Sun Market brings essential groceries and unusual items to Whittier

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Months after the Whittier district lost one of its last bodegas, Andrea Leo opened Sun Market at 2201 North Lafayette Street to fill the void. Leo worked in the hotel industry for eighteen years, behind the bar at Ginn Mill and the Park Tavern when it was shabby. Recently, she has been working in real estate, but while in quarantine in 2020, she found herself wishing there was a place nearby to collect essentials. While the area isn’t technically a food desert, residents like Leo can afford to visit a traditional grocery store like Safeway or Sprouts, which are just over a mile from central Whittier.

There were more options. Over the past decade, at least three local bodegas have closed in the Whittier district, and a larger grocer called Downing Super recently closed. There remains a small market, Gem Food Mart, at the edge of the neighborhood at East 30th Avenue and Downing Street.

The old Scott’s Market at East 31st Avenue and Williams Street opened in the 1990s and 2010s; the barricaded building still has its inscription, although it is half missing. Both Ben’s Super Market at East 28th Avenue and York Street and Lincoln Market at East 25th Avenue and Gilpin Street closed more recently. The old Ben’s is likely to become a local bar; a company called Ephemeral Rotating Tap applied for a permit for the space, which was being renovated. The former Lincoln Market location is still available for rent, said John Livaditis, president of AXIO Commercial Real Estate, which owns the building.

While he would like to see another market open at the address, he says it has been difficult to find interested parties despite speaking to Choice Market, Marczyk Fine Foods and Spinelli’s Market, the latter two of which have operated markets. specializing in Denver neighborhoods since the 90s.

One of Spinelli’s current co-owners, John Moutzouris, told Livaditis that markets are likely not to be interested in space, as there are many hurdles in this type of business. “It’s a challenge of scale,” says Livaditis, noting that it’s hard to make enough money to compete with grocery stores, even if there isn’t one in the immediate vicinity. “I would love to set up a market of any shape there,” he says, but the space is more likely to become a restaurant.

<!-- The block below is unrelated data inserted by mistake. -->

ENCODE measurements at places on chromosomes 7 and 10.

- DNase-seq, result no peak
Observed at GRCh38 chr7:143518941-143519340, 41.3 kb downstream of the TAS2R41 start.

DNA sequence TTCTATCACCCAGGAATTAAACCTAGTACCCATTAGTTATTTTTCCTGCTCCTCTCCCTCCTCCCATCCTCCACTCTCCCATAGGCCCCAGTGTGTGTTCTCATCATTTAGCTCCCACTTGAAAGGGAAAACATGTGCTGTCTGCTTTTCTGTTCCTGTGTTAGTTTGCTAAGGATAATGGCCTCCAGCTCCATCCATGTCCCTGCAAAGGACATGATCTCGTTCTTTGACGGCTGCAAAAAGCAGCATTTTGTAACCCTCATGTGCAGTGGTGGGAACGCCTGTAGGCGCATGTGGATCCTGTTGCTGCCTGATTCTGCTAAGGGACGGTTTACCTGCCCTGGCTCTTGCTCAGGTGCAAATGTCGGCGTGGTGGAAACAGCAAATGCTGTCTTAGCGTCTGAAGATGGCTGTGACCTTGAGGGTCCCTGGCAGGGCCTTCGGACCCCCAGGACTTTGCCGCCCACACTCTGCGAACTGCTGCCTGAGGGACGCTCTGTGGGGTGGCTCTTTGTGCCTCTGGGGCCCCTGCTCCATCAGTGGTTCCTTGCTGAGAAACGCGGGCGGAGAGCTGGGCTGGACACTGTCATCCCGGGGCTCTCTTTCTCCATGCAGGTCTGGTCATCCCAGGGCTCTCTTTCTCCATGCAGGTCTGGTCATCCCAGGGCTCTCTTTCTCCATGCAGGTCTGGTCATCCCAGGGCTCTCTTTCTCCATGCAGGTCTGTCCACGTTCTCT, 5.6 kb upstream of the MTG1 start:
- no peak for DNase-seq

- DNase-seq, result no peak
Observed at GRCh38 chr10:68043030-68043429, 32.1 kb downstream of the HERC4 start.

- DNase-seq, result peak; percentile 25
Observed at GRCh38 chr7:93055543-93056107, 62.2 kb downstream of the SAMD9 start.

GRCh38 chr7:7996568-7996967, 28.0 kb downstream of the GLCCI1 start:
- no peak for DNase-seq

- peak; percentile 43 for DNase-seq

Leo received similar advice from Spinelli’s other co-owner, Pete Moutzouris, as well as its original founder, Jerry Spinelli, who owned the market with his wife, Mary Ellen, for two decades. But despite the warning, Leo persisted, and in July quietly opened up the Sun Market, named for the amount of sun the south-facing storefront receives. “I wasn’t thinking about the profit margin,” says Leo. “It was just good. I still think it’s going to work.”

Click to enlarge Sun Market offers fun and unexpected items like Japanese sodas alongside essentials.  - KRISTIN PAZULSKI

Sun Market offers fun and unexpected items like Japanese sodas alongside essentials.

Kristin Pazulski

Sun, which Leo describes as a cross between a bodega and a high-end market, offers both basic and the unexpected – intentionally. On the shelves you’ll find French’s Mustard and Heinz Ketchup, Advil and Band-Aids, and Dial Soap and Deodorant. But you will also discover marzipan, brought especially for a neighbor baker. Near the cashier are Strawberry and Matcha Pocky and small bags of Fritos. In the fridge, next to glass bottles of Coca-Cola, is Ramune, a Japanese soft drink that opens with the sound of a marble. “I have it because the kids love it,” notes Leo.

Canned brown bread is on the shelf because she was curious to try it (she says it’s good toasted with butter). There are organic gluten-free edamame pasta on the same shelf as 99-cent bags of traditional dry pasta. A whole range of Asian sauces and spices, as well as specialties like jackfruit in brine, are inspired by Leo’s love of cooking. There are refrigerators with cold dairy products, meats and a selection of products. Products have been the most difficult items to transport so far, says Leo.

The shelves seem a bit sparse, but that’s also intentional. As she meets and talks with neighbors, she orders items they are specifically looking for. She plans to keep stocking the shelves and has room to expand. Leo recently added a freezer and gets fresh bread every Friday. “This store is going to fill up,” she explains. “If a neighbor asks me, I mean, ‘Yes, I have it. “”

There’s also a section with locally made gifts, children’s toys and books, wrapping paper, inexpensive greeting cards, and cooking utensils.

A few weeks after opening, Leo added an outdoor table and chairs to the patio, which she hopes to use for small community gatherings like pop-up markets or the occasional food truck. She also hopes to transform the back room, which currently serves as an office and play space for her children, into a delicatessen.

Although market affairs can be difficult, Leo, with his bright smile and sunny yellow apron, looks on the sunniest side of the street.


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